It is time for Canadians to say enough with the moans and groans from our political leaders and the chattering classes about the dangers of constitutional change and a scary quagmire of federal-provincial negotiations.
Constitutional reform is entirely legitimate in the life of a vibrant democracy. The Canadian Senate either needs serious reform or it should be abolished, and whether we like it or not, this requires changes to our Constitution.
In refusing to engage the people in constitutional reform, our leaders forget that the Constitution belongs to the people of Canada, not to the federal and provincial governments. They betray an all-too-familiar fear of a healthy democracy, while protecting their executive power at the expense of the people.
There is no reason why we cannot proceed with overdue constitutional changes while, at the same time, continuing the day-to-day governance of the country. And there is no reason why the constitutional reform process needs to degenerate into an unprincipled free-for-all among provincial governments demanding more and more powers.
In the 21st century, there should be no hesitation in establishing a manageable constitutional change agenda that brings the people of Canada into the centre of the process. This means acknowledging that constitutional reform is not dictated by the self-interested demands of governments, but requires direct input from the citizens of Canada and our consent or dissent through a consultative referendum. Indeed, bringing direct democracy to the constitutional change process is an essential component of any credible overall plan to reduce the dangerous concentration of executive power that is insidiously undermining our representative democracy.
Yes, it is true that our current constitutional amending formula formally requires only executive-level, not popular, consent -- such was the anomalous deal worked out in 1982 among the then federal and provincial leaders. Constitutional amendments must be supported by resolutions of the two Houses of Parliament, and of either a two-thirds majority of provincial legislatures representing 50 per cent of the population (the 7-50 rule), or in some cases, all the provincial legislatures (the unanimity rule).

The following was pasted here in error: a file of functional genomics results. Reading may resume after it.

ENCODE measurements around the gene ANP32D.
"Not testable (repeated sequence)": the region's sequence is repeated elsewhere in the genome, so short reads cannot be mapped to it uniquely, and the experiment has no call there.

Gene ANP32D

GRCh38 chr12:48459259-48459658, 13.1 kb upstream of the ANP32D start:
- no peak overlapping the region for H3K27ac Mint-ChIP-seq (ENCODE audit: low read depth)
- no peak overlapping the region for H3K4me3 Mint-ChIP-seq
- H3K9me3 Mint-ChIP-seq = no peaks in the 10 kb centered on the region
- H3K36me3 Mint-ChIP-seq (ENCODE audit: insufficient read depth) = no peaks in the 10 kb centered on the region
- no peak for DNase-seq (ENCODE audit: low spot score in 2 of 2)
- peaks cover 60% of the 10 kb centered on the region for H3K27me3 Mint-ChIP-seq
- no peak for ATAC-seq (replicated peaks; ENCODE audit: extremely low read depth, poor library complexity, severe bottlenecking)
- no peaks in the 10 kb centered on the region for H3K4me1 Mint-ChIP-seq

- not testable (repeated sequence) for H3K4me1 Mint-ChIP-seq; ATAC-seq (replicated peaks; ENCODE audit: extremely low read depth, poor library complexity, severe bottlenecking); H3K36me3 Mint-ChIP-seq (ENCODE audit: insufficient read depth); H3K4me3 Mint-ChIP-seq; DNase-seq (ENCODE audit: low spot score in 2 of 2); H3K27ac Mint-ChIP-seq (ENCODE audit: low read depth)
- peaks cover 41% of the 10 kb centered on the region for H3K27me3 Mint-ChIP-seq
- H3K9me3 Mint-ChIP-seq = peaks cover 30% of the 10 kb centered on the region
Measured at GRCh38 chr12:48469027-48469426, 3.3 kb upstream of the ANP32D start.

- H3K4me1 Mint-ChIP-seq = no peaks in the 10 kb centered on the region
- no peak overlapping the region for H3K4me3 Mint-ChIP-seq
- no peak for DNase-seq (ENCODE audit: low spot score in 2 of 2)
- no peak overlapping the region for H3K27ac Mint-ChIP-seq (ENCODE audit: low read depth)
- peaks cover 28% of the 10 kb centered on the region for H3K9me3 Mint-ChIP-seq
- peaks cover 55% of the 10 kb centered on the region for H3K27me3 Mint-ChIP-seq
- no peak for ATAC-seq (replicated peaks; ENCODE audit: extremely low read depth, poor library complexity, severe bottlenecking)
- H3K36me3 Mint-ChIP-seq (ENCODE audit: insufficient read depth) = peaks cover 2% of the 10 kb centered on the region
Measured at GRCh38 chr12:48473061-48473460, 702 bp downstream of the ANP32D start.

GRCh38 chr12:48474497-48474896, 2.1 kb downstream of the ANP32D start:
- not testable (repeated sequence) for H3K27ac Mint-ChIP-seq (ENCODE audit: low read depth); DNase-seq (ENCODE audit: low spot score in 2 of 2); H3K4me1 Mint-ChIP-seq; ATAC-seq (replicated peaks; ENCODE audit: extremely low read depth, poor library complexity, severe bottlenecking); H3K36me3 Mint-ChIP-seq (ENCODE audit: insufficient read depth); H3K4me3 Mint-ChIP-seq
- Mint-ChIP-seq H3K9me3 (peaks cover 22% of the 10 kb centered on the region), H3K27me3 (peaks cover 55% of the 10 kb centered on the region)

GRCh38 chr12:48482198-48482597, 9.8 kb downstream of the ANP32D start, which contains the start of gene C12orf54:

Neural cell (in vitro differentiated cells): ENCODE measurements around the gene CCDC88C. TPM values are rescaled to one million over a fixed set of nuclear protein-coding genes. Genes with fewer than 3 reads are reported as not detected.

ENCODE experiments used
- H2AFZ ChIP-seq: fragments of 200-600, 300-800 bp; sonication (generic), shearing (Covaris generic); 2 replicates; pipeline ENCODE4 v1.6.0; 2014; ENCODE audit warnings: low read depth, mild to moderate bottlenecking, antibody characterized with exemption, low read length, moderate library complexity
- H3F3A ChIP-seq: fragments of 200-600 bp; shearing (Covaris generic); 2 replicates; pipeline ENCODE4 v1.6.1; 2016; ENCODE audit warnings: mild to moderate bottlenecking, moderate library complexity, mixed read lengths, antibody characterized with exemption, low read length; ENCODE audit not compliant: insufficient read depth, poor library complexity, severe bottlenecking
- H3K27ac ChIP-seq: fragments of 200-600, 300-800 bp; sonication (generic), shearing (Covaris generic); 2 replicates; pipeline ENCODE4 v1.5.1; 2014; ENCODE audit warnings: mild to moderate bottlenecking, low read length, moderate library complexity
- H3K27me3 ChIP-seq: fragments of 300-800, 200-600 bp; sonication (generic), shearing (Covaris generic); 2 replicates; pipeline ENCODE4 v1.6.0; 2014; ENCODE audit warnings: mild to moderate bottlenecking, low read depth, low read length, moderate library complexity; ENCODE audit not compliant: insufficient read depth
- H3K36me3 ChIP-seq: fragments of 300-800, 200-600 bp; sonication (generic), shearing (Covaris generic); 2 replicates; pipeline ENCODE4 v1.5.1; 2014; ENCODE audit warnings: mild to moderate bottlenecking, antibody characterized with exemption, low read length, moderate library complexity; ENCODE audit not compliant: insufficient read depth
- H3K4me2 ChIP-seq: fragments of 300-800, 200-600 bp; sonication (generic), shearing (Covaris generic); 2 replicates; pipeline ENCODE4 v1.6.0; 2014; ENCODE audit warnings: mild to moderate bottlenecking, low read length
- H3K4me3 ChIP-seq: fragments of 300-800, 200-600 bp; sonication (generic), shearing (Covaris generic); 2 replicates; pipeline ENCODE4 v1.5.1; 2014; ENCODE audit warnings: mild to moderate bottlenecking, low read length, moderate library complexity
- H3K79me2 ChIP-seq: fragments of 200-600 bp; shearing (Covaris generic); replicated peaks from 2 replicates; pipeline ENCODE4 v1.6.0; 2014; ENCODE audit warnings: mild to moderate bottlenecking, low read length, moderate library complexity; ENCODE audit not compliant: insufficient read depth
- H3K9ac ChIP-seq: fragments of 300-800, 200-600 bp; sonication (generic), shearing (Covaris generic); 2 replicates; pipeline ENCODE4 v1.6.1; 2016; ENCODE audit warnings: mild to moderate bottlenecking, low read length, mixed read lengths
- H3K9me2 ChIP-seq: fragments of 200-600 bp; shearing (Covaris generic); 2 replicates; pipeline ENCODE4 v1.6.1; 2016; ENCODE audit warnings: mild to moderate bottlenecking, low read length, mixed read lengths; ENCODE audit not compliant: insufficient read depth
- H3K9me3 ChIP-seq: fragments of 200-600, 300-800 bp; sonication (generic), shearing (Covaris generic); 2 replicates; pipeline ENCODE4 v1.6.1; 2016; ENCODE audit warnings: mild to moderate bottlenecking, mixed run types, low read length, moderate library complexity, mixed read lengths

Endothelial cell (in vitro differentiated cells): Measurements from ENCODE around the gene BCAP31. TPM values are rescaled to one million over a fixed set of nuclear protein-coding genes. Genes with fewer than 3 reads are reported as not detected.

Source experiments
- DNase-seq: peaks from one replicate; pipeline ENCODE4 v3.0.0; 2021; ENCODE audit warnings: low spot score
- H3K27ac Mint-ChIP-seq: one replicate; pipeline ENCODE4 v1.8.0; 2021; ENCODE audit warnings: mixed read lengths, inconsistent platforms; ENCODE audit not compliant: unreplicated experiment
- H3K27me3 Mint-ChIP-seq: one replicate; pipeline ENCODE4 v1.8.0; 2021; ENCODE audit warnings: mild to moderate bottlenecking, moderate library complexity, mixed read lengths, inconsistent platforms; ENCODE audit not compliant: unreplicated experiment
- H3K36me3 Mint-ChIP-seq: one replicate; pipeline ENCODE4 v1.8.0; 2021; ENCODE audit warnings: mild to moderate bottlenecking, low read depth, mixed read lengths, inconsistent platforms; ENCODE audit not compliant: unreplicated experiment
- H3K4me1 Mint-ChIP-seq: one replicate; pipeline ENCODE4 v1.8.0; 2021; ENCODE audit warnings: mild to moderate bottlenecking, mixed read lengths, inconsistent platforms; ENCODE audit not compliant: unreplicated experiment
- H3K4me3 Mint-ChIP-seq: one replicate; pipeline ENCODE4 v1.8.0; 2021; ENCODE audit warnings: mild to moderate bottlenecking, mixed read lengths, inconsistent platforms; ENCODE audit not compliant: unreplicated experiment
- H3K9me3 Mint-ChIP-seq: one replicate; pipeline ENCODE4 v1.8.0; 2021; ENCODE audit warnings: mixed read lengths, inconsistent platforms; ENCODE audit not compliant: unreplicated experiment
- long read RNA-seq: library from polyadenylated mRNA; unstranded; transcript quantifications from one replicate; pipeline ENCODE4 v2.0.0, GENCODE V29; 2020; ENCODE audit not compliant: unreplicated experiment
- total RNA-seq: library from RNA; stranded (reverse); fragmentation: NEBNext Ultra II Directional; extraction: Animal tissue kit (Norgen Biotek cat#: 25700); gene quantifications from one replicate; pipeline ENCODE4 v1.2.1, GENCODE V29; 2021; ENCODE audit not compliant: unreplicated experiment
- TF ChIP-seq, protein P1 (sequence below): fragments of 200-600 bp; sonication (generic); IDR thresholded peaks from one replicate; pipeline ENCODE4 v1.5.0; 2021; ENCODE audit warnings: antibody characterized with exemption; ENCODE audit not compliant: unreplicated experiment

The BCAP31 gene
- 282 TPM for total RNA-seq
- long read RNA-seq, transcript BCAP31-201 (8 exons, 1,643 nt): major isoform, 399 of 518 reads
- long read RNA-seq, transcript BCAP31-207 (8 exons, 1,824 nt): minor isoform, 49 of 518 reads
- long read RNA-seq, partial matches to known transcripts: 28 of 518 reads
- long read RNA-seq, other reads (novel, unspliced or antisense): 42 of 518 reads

Subsequent political leaders learned the hard way during the half-decade of debates over the Meech Lake and Charlottetown Accords that notwithstanding the formal amending formula, Canadians refused to be effectively sidelined from the constitutional reform process. Canadians successfully insisted on having our voices heard and the Charlottetown Referendum established an important constitutional precedent that we must be directly consulted on significant constitutional reforms.
Here is a simple message for our politicians, whatever their political stripe: Trust the people.
Give us open, transparent debate on a straightforward issue and we will get it right.
Now that the Senate is so thoroughly discredited, it cannot remain in its current form. So let us take a parliamentary committee across the country to discuss options for an elected Senate and/or its abolition. Then submit two questions in a national referendum: yes or no to abolition of the current Senate, and yes or no to a credible option for a reformed senate.
Do the same thing for electoral reform, since significant change to the First Past The Post system impacts the Constitution and deserves broad public debate and support.
Do the same thing for a new constitutional preamble that would finally describe Canada as something more than an uninspiring arrangement "founded on principles that recognize the supremacy of God and the rule of law" - a preamble that would include recognition of the distinctiveness of Quebec, and more accurately reflect our diverse and secular liberal democracy.
But discuss each subject separately. As the Charlottetown Accord definitively demonstrated, it is confusing to undertake multiple constitutional reforms at the same time and in the same document. Linking different reforms can be unprincipled and deprive people of a chance to decide each on its own merits. If discussions proceed simultaneously on different subjects, there should be a separate referendum question on each.
Above all, remember that constitutional change is about people not governments. It is not all about the powers of the Quebec or other provincial governments. Canadians are looking for national leadership to make the clear case to Quebecers and all other Canadians that constitutional amendments -- whether relating to matters of Senate reform, electoral reform, a constitutional preamble, or eventually a new amending formula -- are essential to strengthening Canada and our democratic structures.
And the legitimacy of these reforms depends on the direct assent of the people of Canada even if the signatures on the formal constitutional document are those of the government executives acting in accordance with our wishes as determined in a referendum.
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